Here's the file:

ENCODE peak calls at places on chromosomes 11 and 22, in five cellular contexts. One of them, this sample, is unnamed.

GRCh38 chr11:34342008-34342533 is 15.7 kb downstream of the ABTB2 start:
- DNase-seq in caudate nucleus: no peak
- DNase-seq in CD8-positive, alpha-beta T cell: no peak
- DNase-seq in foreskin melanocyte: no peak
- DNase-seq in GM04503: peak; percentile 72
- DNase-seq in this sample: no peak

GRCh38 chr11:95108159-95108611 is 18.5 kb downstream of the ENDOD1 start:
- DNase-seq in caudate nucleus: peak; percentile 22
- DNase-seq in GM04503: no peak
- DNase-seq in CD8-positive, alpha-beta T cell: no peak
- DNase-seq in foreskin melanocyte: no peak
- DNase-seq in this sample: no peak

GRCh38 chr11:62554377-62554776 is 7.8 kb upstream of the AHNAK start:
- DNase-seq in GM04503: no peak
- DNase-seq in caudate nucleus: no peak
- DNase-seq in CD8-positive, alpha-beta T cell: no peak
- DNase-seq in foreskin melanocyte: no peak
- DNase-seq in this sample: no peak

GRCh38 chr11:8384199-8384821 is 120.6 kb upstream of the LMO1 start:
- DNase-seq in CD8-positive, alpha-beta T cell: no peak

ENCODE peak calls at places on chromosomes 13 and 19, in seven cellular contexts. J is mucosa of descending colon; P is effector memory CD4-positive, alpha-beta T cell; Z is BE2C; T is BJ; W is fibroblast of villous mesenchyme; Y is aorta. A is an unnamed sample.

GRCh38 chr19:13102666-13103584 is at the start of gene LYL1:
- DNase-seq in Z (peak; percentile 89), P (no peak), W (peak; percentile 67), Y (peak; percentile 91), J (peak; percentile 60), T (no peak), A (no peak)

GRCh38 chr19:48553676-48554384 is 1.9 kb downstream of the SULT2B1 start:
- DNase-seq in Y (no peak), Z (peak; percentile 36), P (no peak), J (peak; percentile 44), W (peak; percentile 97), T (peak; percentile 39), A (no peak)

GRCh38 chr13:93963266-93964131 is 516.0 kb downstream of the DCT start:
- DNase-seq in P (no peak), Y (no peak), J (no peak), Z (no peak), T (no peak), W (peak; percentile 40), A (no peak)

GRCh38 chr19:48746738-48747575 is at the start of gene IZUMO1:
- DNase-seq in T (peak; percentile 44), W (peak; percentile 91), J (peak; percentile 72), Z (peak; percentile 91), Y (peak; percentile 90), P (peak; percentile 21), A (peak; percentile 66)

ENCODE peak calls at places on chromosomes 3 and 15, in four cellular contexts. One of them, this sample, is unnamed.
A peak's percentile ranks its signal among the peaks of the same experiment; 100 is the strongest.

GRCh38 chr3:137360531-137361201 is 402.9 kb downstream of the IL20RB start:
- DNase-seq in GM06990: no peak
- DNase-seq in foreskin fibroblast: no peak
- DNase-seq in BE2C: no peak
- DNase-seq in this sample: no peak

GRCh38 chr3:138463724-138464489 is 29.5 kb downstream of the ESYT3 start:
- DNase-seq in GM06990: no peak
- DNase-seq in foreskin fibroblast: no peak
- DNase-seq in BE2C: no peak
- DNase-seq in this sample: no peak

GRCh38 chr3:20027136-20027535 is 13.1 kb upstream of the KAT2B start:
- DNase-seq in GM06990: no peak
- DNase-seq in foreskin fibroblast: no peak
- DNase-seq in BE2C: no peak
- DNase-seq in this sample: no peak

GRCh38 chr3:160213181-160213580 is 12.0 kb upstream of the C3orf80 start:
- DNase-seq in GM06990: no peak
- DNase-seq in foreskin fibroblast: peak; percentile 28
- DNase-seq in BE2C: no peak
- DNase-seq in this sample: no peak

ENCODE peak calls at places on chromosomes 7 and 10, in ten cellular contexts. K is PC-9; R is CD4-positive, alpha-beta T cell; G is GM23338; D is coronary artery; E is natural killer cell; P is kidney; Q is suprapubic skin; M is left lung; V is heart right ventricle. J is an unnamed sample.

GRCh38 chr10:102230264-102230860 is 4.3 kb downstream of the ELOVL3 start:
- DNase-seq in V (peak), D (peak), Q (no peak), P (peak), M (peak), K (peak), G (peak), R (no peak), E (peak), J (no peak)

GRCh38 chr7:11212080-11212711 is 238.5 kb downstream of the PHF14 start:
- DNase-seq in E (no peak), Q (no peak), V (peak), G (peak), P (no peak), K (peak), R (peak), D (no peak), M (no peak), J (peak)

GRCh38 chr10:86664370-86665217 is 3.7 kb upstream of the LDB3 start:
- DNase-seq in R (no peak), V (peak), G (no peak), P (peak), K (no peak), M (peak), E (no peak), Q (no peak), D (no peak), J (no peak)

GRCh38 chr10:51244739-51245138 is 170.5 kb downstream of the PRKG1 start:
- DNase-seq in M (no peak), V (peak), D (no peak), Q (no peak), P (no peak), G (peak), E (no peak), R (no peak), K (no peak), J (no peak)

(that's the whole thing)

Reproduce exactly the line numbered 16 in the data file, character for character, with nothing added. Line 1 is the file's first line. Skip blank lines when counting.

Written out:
- DNase-seq in caudate nucleus: no peak